Reduce, Reuse, Recycle, Rethink!

this is the first sweater i ever bought at a thrift shop with my own money. cost me a buck.

When I first began this blog in 2011, I had a few goals in mind. I wanted to share my passion for thrift shopping for a variety of reasons: support for charity, support for volunteerism, keeping things out of the landfill, and sharing the thrill of the hunt. While many of my posts (and often the most popular posts) feature a new thrift shop or something I’ve found at a thrift shop, I always wanted this blog to be more than just a way of bragging about the things I’ve found. I call it “thrift shopper for peace” because being a peace-maker is also a value that I hold dear and my passion for thrift very much stems from a desire to be a peace-maker with my environment and on a local, national and even global level. My tagline – reduce, reuse, recycle, rethink – is a way to emphasize ideals that are important to me.

I’m always excited when I discover others who also share this passion and two things have come across my radar in the last few days that I want to share with you.

Waste Reduction Week

October 21-27, 2019 is Waste Reduction Week in Canada. It’s actually a year-round initiative aimed at a circular economy, resource efficiency, and waste reduction. The goal is to celebrate innovation and encourage Canadians to make environmentally conscious choices. Each day of the week has a different theme:

The website is loaded with ideas, inspiring stories, and resources to help people get started. It can feel overwhelming but if you choose one thing – say, making a commitment to reducing food waste in your household – you’re already making a difference. Here’s an inspiring story I read in the Vancouver Sun this week:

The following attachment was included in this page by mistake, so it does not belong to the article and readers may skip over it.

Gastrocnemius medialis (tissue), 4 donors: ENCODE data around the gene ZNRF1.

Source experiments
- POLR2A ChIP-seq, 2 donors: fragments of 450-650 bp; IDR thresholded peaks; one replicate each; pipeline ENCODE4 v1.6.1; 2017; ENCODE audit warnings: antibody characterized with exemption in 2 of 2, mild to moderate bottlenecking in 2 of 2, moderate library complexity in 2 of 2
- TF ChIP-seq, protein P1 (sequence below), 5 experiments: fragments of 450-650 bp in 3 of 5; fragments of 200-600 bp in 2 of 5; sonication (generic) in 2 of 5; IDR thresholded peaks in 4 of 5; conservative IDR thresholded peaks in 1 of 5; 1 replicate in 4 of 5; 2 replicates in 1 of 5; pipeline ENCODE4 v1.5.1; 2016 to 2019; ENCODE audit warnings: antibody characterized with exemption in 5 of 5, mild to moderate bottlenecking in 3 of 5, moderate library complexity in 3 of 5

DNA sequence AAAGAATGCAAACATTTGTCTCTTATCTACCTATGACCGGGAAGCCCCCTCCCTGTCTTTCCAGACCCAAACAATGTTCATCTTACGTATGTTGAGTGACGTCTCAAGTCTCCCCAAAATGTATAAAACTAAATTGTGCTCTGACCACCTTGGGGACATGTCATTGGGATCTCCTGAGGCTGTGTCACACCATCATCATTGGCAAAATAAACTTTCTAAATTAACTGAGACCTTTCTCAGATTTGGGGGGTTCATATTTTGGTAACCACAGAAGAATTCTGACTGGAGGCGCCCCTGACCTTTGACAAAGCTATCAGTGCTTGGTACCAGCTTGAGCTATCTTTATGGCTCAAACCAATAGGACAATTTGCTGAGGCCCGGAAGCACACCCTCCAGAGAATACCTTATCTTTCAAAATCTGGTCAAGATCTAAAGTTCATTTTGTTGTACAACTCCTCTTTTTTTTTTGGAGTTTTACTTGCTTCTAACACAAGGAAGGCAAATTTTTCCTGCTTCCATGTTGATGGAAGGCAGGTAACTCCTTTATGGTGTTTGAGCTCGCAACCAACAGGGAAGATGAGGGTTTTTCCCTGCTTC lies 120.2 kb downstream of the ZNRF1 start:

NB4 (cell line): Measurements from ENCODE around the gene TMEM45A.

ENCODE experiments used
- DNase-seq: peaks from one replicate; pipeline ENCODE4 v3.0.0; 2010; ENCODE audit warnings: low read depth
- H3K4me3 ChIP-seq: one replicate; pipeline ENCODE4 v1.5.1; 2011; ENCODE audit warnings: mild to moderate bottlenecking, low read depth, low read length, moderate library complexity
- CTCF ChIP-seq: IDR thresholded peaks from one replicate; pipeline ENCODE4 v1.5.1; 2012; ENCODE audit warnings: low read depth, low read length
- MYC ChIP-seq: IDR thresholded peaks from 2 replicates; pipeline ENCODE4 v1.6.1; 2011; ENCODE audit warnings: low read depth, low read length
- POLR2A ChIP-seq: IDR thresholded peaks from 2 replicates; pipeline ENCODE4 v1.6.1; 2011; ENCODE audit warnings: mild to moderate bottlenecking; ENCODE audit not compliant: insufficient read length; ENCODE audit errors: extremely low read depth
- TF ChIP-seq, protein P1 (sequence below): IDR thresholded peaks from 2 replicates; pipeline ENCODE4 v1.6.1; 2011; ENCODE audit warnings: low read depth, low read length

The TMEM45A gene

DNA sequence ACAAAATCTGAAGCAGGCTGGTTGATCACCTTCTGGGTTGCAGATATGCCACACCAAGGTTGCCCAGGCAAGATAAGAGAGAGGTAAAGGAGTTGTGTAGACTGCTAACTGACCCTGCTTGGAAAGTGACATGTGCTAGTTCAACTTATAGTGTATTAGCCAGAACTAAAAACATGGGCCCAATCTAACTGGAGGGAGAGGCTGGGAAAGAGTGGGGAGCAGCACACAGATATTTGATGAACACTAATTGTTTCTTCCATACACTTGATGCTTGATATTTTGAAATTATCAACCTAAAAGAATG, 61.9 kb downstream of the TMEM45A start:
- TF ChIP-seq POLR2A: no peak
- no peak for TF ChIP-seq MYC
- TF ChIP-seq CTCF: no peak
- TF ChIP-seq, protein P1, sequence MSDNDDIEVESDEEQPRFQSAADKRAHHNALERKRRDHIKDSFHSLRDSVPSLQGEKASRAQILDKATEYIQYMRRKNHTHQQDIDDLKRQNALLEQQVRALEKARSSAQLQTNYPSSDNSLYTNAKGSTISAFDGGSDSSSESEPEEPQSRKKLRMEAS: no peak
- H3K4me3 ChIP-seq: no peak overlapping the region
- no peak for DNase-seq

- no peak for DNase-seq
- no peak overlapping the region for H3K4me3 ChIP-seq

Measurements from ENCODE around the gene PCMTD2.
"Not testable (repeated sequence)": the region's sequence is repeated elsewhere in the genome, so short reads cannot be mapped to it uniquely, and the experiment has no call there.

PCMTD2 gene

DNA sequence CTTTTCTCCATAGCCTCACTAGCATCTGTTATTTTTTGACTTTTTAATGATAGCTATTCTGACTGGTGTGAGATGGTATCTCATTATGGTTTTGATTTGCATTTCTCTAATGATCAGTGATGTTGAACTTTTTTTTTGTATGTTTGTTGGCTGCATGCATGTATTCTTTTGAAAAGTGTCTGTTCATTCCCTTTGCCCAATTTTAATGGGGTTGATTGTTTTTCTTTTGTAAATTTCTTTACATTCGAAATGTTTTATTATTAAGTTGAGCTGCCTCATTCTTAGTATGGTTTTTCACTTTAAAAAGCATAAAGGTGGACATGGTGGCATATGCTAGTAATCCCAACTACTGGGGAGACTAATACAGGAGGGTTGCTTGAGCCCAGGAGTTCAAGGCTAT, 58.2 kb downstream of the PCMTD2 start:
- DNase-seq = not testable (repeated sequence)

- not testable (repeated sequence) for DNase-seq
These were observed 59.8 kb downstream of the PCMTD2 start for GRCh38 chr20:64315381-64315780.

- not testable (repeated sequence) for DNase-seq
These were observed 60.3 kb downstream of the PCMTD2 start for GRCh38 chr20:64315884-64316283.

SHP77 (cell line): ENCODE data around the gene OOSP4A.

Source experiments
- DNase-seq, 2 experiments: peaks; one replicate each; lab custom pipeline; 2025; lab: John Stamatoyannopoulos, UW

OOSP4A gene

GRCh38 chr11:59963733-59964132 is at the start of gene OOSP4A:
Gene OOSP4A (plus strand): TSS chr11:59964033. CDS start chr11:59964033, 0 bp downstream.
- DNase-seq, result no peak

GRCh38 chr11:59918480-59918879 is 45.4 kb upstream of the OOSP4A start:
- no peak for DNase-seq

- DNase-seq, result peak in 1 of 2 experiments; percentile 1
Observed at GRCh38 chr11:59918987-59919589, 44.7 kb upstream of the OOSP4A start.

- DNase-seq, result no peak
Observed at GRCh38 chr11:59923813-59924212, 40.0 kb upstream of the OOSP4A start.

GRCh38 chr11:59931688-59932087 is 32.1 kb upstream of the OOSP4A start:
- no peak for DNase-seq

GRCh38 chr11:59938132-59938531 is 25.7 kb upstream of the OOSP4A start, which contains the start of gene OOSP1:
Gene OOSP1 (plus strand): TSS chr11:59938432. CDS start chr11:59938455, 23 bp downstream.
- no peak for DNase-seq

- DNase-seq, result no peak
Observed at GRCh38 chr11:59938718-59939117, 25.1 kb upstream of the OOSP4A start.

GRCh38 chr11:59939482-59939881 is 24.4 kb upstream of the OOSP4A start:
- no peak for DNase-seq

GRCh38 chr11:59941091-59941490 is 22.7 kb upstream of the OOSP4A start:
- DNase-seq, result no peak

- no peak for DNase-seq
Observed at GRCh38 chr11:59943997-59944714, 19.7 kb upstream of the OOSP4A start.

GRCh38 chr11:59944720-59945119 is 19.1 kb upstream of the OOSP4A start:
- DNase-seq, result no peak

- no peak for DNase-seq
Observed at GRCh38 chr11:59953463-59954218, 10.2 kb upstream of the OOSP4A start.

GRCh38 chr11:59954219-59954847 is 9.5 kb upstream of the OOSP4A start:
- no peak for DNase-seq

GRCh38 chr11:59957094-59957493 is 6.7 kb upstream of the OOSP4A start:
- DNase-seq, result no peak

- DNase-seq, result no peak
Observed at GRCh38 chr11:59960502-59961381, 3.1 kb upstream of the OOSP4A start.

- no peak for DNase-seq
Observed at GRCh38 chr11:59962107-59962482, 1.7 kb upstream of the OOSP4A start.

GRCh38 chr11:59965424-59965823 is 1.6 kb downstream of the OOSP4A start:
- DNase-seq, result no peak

Reduce, Repair, Reuse

photo: Jason Payne, Vancouver Sun

Monika Markovinovic is a woman from Port Moody who once lived in Toronto and worked as a fashion editor. She loved clothes and she always had the latest, trendy items from mass market, fast-fashion retailers. But as she learned more about the environmental and social impacts of fast-fashion, she began to change her habits. She made a commitment to eliminate all clothes shopping – not even second-hand shopping – for a year. She used what she had in her closet, learned how to repair pieces that needed it, and in the process, changed her life. Today, she shops less, shops second-hand, shops local.

Read the full story here – it’s more than just her story, there’s also great information here about the impact of the fashion industry on the environment.

Getting Active

And finally, I learned about Waste Reduction Week because of a Facebook post from the mayor of Abbotsford, promoting the Clothing Fix-it and Swap, coming this Saturday, October 19th to Abbotsford. At the event, you can bring clothes that need repair and someone will help you fix it. You can also swap good-condition used clothes for something new-to-you! I love the idea that someone will help you fix it – as opposed to dropping it off for someone else to do the work. You have the opportunity to pick up a skill as you repair something so that you can get more wear out of it.

I’m going to try and attend the Clothing  Fix-it and see if I can learn how to repair the lining of a beautiful winter coat that my sweetheart bought on our honeymoon at a flea market in Rome, Italy.

After 33 years, it’s still an excellent coat but the innards are in bad shape. I’ll let you know if I have any success!

What’s one thing you are committed to doing to reduce waste?

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